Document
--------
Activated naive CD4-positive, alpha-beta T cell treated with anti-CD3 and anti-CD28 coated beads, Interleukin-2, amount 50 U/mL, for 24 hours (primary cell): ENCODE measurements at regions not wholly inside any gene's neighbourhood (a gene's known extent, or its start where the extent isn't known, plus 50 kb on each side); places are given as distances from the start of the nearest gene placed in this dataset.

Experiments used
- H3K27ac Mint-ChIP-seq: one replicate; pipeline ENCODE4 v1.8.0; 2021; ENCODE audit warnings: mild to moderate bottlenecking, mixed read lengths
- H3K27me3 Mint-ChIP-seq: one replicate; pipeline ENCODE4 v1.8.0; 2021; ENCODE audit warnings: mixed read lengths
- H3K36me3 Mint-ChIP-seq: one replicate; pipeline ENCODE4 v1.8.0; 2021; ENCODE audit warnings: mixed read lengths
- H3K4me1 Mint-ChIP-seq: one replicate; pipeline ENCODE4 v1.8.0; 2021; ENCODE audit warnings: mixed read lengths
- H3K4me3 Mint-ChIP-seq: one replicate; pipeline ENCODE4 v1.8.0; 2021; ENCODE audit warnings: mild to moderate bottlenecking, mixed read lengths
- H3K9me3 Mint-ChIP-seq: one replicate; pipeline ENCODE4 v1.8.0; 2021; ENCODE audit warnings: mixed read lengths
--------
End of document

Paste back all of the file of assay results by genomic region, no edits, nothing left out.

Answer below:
Activated naive CD4-positive, alpha-beta T cell treated with anti-CD3 and anti-CD28 coated beads, Interleukin-2, amount 50 U/mL, for 24 hours (primary cell): ENCODE measurements at regions not wholly inside any gene's neighbourhood (a gene's known extent, or its start where the extent isn't known, plus 50 kb on each side); places are given as distances from the start of the nearest gene placed in this dataset.

Experiments used
- H3K27ac Mint-ChIP-seq: one replicate; pipeline ENCODE4 v1.8.0; 2021; ENCODE audit warnings: mild to moderate bottlenecking, mixed read lengths
- H3K27me3 Mint-ChIP-seq: one replicate; pipeline ENCODE4 v1.8.0; 2021; ENCODE audit warnings: mixed read lengths
- H3K36me3 Mint-ChIP-seq: one replicate; pipeline ENCODE4 v1.8.0; 2021; ENCODE audit warnings: mixed read lengths
- H3K4me1 Mint-ChIP-seq: one replicate; pipeline ENCODE4 v1.8.0; 2021; ENCODE audit warnings: mixed read lengths
- H3K4me3 Mint-ChIP-seq: one replicate; pipeline ENCODE4 v1.8.0; 2021; ENCODE audit warnings: mild to moderate bottlenecking, mixed read lengths
- H3K9me3 Mint-ChIP-seq: one replicate; pipeline ENCODE4 v1.8.0; 2021; ENCODE audit warnings: mixed read lengths